13. Apparatus as set forth in claim 11 wherein said strip shearing and displacing means comprises slide means movable laterally of said first path.

14. Apparatus as set forth in claim 13 including an opening in said slide means, said second path extending through said opening when said slide means is in its retracted position.

15. Apparatus as set forth in claim 14 wherein said slide means has cooperable shearing blocks mounted thereon, said first path extending between said shearing blocks, said opening extending through one of said shearing blocks.

16. Apparatus as set forth in claim 11 wherein said strip shearing and displacing means comprises a slide means movable laterally of said first path, said slide means having cooperable shearing blocks thereon, said first path extending between said shearing block.

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Referenced by
Citing PatentFiling datePublication dateApplicantTitle
US3889337 *May 17, 1974Jun 17, 1975Amp IncLocator for applicators adapted to apply electrical connectors to printed circuit boards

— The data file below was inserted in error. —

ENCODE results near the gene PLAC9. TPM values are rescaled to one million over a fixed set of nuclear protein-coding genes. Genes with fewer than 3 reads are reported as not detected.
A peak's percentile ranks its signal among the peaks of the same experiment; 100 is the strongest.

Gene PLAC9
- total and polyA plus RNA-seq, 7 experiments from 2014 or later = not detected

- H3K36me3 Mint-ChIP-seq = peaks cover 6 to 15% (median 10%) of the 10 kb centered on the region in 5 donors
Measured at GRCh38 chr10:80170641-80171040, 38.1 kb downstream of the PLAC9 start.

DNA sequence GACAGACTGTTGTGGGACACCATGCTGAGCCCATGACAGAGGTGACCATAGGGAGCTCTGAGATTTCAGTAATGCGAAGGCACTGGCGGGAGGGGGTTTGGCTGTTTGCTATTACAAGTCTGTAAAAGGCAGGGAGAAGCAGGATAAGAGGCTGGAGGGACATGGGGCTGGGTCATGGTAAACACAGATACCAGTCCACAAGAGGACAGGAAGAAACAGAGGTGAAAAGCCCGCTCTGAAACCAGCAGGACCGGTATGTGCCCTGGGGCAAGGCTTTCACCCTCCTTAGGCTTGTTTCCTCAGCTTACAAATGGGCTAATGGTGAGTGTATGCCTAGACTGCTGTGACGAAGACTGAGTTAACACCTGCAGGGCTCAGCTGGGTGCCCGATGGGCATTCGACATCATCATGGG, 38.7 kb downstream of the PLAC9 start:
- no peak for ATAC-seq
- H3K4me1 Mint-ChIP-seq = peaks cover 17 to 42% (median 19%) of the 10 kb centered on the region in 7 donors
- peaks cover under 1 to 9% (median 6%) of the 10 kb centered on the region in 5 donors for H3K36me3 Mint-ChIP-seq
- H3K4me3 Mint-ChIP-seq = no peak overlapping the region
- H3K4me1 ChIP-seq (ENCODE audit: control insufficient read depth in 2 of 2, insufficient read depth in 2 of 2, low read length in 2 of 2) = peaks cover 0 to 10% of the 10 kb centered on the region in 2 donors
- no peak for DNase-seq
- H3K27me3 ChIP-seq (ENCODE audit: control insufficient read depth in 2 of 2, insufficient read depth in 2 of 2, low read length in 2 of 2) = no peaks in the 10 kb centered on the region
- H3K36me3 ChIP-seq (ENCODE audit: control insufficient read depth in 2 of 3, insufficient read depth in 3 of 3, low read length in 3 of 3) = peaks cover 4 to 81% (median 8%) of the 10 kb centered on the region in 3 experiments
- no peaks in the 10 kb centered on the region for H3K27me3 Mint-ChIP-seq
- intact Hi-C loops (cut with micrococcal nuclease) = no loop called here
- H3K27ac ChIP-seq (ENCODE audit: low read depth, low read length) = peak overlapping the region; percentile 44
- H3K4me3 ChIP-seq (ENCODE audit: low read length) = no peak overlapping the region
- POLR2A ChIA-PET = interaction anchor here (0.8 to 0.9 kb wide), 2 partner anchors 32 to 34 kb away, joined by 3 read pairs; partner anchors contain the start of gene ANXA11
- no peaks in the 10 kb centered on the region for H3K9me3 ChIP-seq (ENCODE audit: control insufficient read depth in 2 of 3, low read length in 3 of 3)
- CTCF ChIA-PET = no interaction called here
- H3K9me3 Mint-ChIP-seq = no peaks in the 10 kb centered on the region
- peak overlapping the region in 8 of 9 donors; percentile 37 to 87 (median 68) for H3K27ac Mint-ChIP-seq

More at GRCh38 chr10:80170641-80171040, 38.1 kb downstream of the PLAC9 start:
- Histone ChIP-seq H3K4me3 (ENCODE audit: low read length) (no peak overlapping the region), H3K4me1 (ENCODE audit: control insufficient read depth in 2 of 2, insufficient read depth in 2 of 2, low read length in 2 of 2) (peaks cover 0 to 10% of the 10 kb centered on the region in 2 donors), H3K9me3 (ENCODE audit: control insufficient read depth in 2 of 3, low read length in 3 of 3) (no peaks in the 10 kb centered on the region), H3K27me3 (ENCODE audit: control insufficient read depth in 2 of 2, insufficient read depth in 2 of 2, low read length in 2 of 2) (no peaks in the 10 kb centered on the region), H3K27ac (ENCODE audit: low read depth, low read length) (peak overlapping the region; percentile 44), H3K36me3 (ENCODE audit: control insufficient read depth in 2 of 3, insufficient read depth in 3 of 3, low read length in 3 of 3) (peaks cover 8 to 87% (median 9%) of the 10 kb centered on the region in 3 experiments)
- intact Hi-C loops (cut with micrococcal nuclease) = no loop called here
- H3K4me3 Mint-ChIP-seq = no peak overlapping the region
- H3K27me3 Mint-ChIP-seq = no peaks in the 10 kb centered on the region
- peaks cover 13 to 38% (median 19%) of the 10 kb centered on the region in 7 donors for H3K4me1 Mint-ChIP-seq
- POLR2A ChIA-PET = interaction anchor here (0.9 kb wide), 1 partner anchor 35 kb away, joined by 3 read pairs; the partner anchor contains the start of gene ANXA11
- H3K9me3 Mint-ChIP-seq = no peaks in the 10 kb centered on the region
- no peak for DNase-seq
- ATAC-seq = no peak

US4211001 *Apr 13, 1978Jul 8, 1980Bunker Ramo CorporationContact loading apparatus
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US4748741 *Mar 31, 1987Jun 7, 1988Northern Telecom LimitedPin insertion apparatus and method of inserting pins
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Classifications
U.S. Classification227/95, 29/773, 29/739
International ClassificationH01R43/20, B23P21/00, H01L21/02, H01L21/50, H05K13/04
Cooperative ClassificationH01R43/205, H05K13/0417
European ClassificationH05K13/04B, H01R43/20B